Monday, June 4, 2012

Nine killed in sectarian attack

Published: 4 June 2012
Voters wait to cast their ballots at a polling station in Sittwe, Rakhine state
Voters wait to cast their ballots at a polling station in Sittwe, Rakhine state on 7 November 2010. (Reuters)
At least nine people were killed by ethnic Arakan residents in western Burma on Sunday, an official said, in an apparent sectarian attack in a region affected by simmering religious tensions.

“We heard nine people were killed by ethnic Arakan residents in Taunggote town this evening. We do not know the details yet,” a government official told AFP, adding that some of the victims were thought to be Muslims visiting Arakan state from central Burma.

Local residents, speaking to AFP by phone, said the recent rape and murder of an ethnic Arakanese girl had stirred sectarian suspicions in the area. AFP was unable to reach local police to confirm details of that case.

One man from the village where the attack took place said a mob of ethnic Arakanese — who are mostly Buddhist — set upon a bus that they believed was carrying those responsible for the murder-rape.

“More than a hundred people beat and killed those people. The residents even torched the bus,” he said, adding that the police arrived but were unable to control the baying crowd.

“There are not many people at the scene now, only dead bodies on the road. The senior town residents are trying to comfort the people,” the man added.

Another local man also told AFP that the crowd murdered the passengers in an attempt to capture the supposed killers of the girl.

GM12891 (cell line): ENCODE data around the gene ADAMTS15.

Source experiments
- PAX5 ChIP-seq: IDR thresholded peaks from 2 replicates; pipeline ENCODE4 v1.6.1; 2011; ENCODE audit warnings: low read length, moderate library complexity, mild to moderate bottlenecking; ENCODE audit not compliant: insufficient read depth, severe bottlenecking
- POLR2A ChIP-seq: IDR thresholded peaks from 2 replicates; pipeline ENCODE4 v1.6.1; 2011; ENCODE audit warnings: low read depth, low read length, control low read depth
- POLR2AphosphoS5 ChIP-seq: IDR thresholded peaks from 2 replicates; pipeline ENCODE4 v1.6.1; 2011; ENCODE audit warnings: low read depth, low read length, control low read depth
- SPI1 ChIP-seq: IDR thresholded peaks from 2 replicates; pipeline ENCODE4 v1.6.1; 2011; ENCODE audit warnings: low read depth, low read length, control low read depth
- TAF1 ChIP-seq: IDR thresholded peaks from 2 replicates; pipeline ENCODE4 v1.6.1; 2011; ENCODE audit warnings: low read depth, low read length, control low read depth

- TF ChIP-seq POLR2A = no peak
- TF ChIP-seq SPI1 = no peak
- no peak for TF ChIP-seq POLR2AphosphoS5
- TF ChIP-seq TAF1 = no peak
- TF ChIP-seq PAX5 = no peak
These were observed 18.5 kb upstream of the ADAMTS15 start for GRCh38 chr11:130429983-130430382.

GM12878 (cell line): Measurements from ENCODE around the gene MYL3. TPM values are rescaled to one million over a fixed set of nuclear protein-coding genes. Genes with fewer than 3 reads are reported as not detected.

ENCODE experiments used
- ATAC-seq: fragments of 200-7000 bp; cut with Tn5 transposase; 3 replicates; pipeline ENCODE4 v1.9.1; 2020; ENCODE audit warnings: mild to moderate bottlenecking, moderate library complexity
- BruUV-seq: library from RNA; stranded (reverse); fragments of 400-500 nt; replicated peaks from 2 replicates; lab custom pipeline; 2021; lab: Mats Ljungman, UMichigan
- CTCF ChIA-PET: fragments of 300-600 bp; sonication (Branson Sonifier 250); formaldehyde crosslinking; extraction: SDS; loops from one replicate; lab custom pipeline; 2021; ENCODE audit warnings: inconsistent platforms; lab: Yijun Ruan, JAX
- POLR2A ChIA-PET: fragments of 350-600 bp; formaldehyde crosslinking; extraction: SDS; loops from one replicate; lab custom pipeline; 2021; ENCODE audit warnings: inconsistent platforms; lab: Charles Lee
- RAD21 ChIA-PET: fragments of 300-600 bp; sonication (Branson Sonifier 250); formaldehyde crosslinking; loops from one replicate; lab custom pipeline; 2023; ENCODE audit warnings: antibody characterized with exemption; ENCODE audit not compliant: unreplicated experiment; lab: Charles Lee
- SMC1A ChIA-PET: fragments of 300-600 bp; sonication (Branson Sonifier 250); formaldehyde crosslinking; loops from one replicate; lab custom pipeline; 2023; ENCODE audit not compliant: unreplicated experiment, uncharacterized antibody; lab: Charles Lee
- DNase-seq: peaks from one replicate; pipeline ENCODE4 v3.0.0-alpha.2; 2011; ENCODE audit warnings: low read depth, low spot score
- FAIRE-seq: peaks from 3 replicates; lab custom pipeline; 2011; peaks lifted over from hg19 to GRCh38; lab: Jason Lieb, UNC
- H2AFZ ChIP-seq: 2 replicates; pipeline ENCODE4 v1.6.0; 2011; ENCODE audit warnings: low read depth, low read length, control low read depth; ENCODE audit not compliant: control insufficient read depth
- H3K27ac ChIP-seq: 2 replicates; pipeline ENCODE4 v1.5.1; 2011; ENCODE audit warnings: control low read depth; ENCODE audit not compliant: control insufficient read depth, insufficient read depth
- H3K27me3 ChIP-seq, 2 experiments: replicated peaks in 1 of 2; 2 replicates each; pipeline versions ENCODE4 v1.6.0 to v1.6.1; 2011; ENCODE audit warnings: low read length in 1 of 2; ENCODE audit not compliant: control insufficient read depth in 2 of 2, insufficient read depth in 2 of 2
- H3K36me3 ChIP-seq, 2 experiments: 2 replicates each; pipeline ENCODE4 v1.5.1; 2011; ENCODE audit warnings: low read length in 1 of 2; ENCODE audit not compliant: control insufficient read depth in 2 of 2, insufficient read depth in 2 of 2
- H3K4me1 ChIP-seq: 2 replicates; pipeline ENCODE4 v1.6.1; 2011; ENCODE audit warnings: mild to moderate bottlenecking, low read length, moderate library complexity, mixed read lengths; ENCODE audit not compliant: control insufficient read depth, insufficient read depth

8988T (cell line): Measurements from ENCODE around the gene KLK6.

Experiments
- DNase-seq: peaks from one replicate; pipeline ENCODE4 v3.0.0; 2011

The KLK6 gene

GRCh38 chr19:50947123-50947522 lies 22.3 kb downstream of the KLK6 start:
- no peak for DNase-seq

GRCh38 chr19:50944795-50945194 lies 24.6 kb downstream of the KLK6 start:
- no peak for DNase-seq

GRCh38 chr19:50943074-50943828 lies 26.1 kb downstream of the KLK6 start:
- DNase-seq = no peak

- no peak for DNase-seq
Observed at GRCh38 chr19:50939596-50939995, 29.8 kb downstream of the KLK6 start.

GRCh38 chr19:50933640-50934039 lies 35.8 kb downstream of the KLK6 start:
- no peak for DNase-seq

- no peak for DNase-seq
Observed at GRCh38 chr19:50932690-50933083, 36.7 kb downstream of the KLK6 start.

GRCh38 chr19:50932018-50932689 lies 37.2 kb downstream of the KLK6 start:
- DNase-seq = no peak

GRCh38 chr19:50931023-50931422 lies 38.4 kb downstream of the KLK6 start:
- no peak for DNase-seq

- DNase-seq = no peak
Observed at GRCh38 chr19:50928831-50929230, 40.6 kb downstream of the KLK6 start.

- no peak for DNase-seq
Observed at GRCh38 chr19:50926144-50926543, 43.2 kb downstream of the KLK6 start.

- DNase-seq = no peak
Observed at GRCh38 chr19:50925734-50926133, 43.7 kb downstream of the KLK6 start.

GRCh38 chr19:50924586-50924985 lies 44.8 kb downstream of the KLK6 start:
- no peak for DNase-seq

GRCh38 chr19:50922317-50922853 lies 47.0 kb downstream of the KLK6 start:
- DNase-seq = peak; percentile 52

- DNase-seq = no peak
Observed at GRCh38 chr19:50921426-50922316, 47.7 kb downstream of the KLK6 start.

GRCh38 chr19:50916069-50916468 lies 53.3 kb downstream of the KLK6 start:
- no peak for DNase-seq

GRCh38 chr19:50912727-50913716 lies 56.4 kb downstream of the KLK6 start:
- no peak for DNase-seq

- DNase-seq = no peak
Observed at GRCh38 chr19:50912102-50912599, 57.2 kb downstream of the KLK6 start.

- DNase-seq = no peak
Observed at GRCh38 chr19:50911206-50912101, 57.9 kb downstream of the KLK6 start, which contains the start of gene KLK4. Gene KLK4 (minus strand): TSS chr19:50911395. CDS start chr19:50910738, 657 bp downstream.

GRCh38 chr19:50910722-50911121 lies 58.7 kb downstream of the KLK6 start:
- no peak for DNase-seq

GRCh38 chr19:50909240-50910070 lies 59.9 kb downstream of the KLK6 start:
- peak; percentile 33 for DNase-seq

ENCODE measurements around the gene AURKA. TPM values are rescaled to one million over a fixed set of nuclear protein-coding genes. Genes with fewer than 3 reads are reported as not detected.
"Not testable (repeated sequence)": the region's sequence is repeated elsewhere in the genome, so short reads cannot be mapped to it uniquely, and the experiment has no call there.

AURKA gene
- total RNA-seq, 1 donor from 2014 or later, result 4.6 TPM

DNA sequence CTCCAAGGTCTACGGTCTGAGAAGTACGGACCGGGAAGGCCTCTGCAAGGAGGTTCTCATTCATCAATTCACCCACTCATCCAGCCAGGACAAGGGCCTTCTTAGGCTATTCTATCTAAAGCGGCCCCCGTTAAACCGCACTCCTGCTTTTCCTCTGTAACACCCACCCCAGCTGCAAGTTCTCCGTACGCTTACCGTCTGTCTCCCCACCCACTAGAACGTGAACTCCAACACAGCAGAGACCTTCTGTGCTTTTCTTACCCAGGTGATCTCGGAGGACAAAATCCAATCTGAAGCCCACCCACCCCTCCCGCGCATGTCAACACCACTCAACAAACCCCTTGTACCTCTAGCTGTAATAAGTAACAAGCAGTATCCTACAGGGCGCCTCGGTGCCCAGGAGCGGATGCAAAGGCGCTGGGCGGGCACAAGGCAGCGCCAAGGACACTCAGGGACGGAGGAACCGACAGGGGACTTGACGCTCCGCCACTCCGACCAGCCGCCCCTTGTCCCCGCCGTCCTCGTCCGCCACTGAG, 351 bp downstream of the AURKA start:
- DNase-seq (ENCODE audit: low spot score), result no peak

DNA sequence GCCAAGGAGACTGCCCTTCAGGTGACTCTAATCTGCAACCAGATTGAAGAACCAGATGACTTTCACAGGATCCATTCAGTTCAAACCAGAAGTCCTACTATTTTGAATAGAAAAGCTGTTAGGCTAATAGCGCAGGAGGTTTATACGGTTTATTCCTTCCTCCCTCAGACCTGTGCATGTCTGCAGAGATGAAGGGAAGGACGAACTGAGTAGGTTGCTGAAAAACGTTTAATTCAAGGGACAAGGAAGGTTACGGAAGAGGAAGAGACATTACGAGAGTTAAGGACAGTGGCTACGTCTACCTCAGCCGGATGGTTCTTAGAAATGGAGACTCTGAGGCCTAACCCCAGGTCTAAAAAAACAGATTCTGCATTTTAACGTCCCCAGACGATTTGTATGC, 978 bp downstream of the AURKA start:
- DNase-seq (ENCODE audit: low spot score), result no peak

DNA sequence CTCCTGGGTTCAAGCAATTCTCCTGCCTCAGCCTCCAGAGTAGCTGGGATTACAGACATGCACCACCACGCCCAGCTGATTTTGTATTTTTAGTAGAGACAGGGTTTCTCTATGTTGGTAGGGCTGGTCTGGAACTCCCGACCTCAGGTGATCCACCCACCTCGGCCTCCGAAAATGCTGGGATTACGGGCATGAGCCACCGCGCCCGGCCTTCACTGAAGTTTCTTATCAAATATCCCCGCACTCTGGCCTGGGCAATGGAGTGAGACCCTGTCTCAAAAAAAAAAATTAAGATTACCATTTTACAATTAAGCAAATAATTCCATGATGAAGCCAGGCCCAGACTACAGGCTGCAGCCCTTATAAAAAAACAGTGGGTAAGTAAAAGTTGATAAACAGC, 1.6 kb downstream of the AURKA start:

Clashes between Buddhists and Muslims occur periodically in Burma and Arakan state, which borders Bangladesh, is a flashpoint for tensions.

“We all have a duty to control the situation, no matter who is involved or which religion they are,” said Aye Maung, an MP for the Rakhine Nationalities Development Party.

“We all are living here together. We, as well as the government, have the duty to control it,” he told AFP.
Buddhists make up some 89 percent of the population of Burma, with Muslims officially representing four percent.

In February 2001, the then-ruling junta declared a curfew in the Arakan state capital city Sittwe after violent riots broke out between Muslims and Buddhists.

Pockets of sectarian unrest have occasionally broken out in other parts of the country.

Buddhists in Arakan have grown to resent Muslims that have moved into their relatively affluent state from Bangladesh, who have long crossed into Burma’s border provinces seeking seasonal work.

Source: DVB

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